GOOD: In the age of kickstarter, where everyone can be an intimately involved micro philanthropist, why do you choose to distribute funds in your one stepped removed way?

Wearelucky: I think by involving someone else it creates more smiles, and makes for more positive feelings. Its beautifully inefficient, creating an unnecessary intermediary harnesses their energy and ideas and maximizes the goodness.

All images courtesy of Wearelucky

Slideshows
AFP News Agency / Twitter

A study out of Belgium found that smart people are much less likely to be bigoted. The same study also found that people who are bigoted are more likely to overestimate their own intelligence.

A horrifying story out of Germany is a perfect example of this truth on full display: an anti-Semite was so dumb the was unable to open a door at the temple he tried to attack.

On Wednesday, October 9, congregants gathered at a synagogue in Humboldtstrasse, Germany for a Yom Kippur service, and an anti-Semite armed with explosives and carrying a rifle attempted to barge in through the door.

Keep Reading Show less
Communities
via Andi-Graf / Pixabay

The old saying goes something like, "Possessions don't make you happy." A more dire version is, "What you own, ends up owning you."

Are these old adages true or just the empty words of ancient party-poopers challenging you not to buy an iPhone 11? According to a new study of 968 young adults by the University of Arizona, being materialistic only brings us misery.

The study examined how engaging in pro-environmental behaviors affects the well-being of millenials. The study found two ways in which they modify their behaviors to help the environment: they either reduce what they consume or purchase green items.

Keep Reading Show less
Culture

One of the biggest obstacles to getting assault weapons banned in the United States is the amount of money they generate.

There were around 10 million guns manufactured in the U.S. in 2016 of which around 2 million were semiautomatic, assault-style weapons. According to the National Shooting Sports Foundation, the firearms industry's trade association, the U.S. industry's total economic impact in 2016 alone was $51 billion.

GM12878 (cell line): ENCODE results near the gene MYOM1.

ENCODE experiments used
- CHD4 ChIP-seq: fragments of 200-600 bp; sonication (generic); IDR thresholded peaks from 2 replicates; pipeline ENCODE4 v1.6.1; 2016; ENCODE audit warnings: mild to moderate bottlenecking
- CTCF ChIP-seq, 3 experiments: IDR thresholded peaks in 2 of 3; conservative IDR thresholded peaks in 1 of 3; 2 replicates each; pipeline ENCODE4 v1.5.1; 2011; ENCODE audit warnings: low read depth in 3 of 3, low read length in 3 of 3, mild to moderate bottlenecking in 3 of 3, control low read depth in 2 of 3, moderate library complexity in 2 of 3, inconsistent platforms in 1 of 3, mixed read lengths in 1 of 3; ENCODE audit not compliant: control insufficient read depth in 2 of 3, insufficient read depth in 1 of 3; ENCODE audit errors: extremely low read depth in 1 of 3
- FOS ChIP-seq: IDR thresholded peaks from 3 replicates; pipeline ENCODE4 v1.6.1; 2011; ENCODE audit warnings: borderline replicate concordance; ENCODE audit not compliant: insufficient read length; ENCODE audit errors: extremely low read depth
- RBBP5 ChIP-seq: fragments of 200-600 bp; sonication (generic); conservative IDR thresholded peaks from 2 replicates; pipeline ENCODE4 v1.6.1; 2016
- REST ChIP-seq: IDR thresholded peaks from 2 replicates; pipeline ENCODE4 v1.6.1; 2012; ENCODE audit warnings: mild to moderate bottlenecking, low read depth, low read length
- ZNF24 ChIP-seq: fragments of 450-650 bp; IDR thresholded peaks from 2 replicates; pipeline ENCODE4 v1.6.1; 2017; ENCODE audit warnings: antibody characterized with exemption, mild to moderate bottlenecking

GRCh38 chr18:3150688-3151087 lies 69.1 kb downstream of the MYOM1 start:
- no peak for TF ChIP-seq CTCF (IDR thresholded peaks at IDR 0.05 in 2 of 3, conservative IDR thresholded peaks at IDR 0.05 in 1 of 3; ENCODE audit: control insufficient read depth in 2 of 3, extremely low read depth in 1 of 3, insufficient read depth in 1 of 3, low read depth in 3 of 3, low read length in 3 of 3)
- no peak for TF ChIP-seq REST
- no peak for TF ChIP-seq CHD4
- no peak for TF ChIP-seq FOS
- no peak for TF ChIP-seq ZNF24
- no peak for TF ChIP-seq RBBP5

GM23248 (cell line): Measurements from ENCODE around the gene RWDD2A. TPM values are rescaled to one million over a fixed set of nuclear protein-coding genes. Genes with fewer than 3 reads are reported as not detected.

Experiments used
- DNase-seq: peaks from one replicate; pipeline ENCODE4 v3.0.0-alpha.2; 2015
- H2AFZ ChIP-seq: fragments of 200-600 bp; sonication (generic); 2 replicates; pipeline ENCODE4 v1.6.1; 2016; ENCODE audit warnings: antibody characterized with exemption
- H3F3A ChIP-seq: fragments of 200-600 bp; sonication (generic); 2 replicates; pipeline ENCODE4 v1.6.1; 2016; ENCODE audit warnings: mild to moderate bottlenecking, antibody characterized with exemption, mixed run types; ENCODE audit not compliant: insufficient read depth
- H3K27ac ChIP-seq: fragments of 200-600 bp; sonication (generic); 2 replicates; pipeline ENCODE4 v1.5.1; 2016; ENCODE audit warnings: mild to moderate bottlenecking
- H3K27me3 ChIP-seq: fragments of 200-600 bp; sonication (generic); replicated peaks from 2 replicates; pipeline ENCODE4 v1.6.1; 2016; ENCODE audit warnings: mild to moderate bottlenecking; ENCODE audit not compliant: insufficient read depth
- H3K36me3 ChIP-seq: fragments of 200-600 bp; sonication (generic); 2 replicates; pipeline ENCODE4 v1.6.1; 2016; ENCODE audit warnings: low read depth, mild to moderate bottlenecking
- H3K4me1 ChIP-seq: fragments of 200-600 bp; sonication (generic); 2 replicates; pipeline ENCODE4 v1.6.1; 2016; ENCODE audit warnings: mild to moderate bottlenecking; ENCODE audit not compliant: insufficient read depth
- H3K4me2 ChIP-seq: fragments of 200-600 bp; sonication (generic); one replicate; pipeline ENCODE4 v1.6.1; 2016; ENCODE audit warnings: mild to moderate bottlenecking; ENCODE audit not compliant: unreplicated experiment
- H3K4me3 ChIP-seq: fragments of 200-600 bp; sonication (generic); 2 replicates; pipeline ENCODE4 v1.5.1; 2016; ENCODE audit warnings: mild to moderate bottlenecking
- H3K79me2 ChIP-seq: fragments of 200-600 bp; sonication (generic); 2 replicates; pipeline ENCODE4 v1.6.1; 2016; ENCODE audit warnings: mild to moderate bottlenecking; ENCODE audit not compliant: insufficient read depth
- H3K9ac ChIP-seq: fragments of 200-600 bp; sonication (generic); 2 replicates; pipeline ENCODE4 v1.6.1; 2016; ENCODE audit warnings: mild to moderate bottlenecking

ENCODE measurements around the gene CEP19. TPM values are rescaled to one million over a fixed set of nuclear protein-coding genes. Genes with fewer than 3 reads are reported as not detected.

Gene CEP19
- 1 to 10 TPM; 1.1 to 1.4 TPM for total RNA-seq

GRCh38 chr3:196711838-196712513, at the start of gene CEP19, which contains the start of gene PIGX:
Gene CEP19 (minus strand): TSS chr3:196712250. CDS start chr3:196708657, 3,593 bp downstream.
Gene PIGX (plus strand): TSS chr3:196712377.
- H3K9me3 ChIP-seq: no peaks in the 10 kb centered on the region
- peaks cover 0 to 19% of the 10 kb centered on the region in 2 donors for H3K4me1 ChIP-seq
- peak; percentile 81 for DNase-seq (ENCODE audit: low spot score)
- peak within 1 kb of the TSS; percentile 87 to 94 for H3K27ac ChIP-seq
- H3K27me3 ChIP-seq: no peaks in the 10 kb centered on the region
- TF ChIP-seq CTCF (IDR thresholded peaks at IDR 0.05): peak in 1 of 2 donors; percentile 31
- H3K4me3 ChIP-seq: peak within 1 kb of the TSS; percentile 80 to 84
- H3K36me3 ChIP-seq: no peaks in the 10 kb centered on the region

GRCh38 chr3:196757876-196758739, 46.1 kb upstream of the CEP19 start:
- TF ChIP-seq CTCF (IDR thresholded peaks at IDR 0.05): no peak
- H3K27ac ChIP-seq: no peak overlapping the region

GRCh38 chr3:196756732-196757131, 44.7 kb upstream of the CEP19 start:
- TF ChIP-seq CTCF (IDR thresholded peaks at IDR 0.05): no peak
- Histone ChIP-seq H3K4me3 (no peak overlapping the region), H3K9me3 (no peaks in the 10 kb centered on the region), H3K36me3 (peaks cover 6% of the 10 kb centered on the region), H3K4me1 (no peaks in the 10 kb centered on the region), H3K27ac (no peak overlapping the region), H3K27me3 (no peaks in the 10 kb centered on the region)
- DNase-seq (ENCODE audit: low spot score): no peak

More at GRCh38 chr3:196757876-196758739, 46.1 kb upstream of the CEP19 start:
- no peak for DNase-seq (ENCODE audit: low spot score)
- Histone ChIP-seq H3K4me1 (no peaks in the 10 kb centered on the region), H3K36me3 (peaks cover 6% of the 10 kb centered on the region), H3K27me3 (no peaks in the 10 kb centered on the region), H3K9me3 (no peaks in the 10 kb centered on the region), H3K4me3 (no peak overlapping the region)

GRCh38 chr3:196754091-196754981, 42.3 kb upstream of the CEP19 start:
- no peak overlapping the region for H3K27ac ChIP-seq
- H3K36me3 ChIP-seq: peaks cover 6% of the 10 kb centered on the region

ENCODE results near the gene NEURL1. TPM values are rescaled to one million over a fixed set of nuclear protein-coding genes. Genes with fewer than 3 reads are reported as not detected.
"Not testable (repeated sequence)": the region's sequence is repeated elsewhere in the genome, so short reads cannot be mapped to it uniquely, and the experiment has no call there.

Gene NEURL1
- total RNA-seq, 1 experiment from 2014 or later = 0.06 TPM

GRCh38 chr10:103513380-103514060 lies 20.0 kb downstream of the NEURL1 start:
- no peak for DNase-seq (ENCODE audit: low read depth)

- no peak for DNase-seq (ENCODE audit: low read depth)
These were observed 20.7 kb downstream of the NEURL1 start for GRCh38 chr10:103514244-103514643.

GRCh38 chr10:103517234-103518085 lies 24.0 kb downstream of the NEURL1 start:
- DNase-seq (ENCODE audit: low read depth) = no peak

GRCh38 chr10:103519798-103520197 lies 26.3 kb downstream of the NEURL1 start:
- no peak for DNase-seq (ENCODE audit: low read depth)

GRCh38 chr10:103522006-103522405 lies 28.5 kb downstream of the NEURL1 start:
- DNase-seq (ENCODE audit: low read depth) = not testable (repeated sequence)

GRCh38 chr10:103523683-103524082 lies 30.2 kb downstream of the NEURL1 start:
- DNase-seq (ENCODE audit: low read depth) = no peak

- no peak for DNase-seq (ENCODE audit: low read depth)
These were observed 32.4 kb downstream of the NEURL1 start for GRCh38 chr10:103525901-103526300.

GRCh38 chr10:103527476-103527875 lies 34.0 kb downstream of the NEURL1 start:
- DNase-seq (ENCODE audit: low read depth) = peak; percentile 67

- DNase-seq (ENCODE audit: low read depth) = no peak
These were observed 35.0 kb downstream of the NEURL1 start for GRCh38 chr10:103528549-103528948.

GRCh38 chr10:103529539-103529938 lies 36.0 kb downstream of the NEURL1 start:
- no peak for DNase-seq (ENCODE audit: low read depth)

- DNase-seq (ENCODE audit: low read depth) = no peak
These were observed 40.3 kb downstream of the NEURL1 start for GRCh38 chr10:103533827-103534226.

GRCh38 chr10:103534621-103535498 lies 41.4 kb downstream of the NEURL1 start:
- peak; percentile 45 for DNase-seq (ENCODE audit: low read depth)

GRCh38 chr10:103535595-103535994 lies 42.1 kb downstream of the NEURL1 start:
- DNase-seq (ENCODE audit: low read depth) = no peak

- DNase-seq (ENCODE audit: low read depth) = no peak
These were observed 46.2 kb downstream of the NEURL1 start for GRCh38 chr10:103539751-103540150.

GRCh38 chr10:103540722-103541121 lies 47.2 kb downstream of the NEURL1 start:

In 2016, the NRA gave over $50 million to buy support from lawmakers. When one considers the tens of millions of dollars spent on commerce and corruption, it's no wonder gun control advocates have an uphill battle.

That, of course, assumes that money can control just about anyone in the equation. However, there are a few brave souls who actually value human life over profit.

Keep Reading Show less
Health
via Reddit and NASA / Wikimedia Commons

Trees give us a unique glimpse into our past. An examination of tree rings can show us what the climate was like in a given year. Was it a wet winter? Were there hurricanes in the summer? Did a forest fire ravage the area?

An ancient tree in New Zealand is the first to provide evidence of the near reversal of the Earth's magnetic field over 41,000 years ago.

Over the past 83 million years there have been 183 magnetic pole reversals, a process that takes about 7,000 years to complete.

Keep Reading Show less
The Planet
via Pixabay

The final episode of "The Sopranos" made a lot of people angry because it ends with mob boss Tony Soprano and his family eating at an ice cream parlor while "Don't Stop Believin'" by Journey plays in the background … and then, suddenly, the screen turns black.

Some thought the ending was a dirty trick, while others saw it as a stroke of brilliance. A popular theory is that Tony gets shot, but doesn't know it because, as his brother-in-law Bobby Baccala said, "You probably don't even hear it when it happens, right?"

So the show gives us all an idea of what it's like to die. We're here and then we're not.

Keep Reading Show less
Health